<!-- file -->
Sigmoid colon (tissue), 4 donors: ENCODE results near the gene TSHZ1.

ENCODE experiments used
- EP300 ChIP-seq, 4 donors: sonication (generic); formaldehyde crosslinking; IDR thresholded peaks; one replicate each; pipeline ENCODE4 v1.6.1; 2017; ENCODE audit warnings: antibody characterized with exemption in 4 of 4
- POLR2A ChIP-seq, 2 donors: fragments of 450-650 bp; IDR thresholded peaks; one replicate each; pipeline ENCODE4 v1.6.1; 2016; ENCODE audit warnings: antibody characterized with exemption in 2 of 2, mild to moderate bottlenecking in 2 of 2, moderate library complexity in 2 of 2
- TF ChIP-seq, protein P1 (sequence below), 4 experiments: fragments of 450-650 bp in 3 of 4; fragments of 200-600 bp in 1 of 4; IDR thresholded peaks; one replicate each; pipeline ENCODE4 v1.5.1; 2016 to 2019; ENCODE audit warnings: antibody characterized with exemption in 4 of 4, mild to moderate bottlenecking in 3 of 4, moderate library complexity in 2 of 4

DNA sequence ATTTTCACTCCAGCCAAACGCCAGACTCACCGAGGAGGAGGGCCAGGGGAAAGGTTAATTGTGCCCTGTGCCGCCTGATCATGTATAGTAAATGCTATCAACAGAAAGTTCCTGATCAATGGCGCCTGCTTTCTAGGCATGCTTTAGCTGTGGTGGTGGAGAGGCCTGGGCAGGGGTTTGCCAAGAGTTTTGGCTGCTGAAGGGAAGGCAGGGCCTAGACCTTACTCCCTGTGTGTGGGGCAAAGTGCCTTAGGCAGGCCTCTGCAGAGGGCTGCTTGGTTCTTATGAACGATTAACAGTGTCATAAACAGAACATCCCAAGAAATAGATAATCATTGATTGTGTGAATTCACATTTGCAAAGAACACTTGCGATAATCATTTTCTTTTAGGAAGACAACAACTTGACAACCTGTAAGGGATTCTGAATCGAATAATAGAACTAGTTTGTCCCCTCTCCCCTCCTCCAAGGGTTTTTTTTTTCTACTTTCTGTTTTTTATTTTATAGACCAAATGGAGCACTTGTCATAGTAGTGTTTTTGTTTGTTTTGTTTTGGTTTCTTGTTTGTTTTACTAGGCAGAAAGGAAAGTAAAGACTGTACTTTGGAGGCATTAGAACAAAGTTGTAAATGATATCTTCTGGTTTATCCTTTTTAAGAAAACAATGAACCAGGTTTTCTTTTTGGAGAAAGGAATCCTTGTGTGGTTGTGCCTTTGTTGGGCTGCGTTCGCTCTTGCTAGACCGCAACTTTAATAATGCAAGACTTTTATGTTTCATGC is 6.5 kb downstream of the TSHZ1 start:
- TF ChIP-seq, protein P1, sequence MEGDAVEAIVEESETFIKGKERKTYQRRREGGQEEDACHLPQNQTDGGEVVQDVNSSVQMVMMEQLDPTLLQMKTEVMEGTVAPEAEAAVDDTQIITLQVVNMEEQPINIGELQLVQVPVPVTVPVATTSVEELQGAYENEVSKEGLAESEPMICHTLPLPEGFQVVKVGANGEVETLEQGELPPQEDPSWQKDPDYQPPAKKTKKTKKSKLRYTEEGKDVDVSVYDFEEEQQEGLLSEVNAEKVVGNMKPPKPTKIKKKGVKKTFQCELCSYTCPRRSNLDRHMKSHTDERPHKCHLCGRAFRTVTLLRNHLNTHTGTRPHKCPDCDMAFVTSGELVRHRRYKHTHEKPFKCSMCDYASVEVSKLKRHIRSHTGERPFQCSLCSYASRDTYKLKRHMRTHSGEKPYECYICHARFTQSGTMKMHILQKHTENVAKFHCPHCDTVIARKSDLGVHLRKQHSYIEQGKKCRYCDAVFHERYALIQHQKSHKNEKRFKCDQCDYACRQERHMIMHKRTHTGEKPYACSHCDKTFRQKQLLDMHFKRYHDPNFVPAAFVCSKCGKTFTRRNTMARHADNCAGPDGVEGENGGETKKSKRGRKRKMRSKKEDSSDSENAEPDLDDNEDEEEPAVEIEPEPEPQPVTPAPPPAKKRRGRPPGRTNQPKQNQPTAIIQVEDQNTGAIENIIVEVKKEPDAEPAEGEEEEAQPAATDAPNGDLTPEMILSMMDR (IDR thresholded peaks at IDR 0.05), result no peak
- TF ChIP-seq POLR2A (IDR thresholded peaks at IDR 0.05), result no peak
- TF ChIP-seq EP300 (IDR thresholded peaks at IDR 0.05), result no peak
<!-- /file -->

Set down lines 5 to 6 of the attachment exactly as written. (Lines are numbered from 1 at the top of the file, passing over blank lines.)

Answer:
- TF ChIP-seq, protein P1 (sequence below), 4 experiments: fragments of 450-650 bp in 3 of 4; fragments of 200-600 bp in 1 of 4; IDR thresholded peaks; one replicate each; pipeline ENCODE4 v1.5.1; 2016 to 2019; ENCODE audit warnings: antibody characterized with exemption in 4 of 4, mild to moderate bottlenecking in 3 of 4, moderate library complexity in 2 of 4

DNA sequence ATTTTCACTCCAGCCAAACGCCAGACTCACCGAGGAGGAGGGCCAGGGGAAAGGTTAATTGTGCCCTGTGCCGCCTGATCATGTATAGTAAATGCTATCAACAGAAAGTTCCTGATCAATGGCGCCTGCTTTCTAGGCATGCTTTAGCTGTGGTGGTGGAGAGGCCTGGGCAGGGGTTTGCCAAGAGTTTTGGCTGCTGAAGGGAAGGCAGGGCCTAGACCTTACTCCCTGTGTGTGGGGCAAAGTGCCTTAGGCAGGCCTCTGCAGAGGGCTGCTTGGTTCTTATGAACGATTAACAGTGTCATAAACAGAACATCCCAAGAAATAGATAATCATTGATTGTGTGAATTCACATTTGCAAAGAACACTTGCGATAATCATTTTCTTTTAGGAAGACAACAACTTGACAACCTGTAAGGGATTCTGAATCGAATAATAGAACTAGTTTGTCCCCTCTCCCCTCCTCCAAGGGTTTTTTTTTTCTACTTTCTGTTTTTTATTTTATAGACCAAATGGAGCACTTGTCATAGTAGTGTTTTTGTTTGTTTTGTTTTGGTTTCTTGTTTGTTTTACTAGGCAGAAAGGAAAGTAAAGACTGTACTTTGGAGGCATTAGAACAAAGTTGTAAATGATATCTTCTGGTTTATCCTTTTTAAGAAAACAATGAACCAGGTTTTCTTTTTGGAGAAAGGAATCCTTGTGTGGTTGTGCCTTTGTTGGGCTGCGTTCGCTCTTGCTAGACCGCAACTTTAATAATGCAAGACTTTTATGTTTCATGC is 6.5 kb downstream of the TSHZ1 start: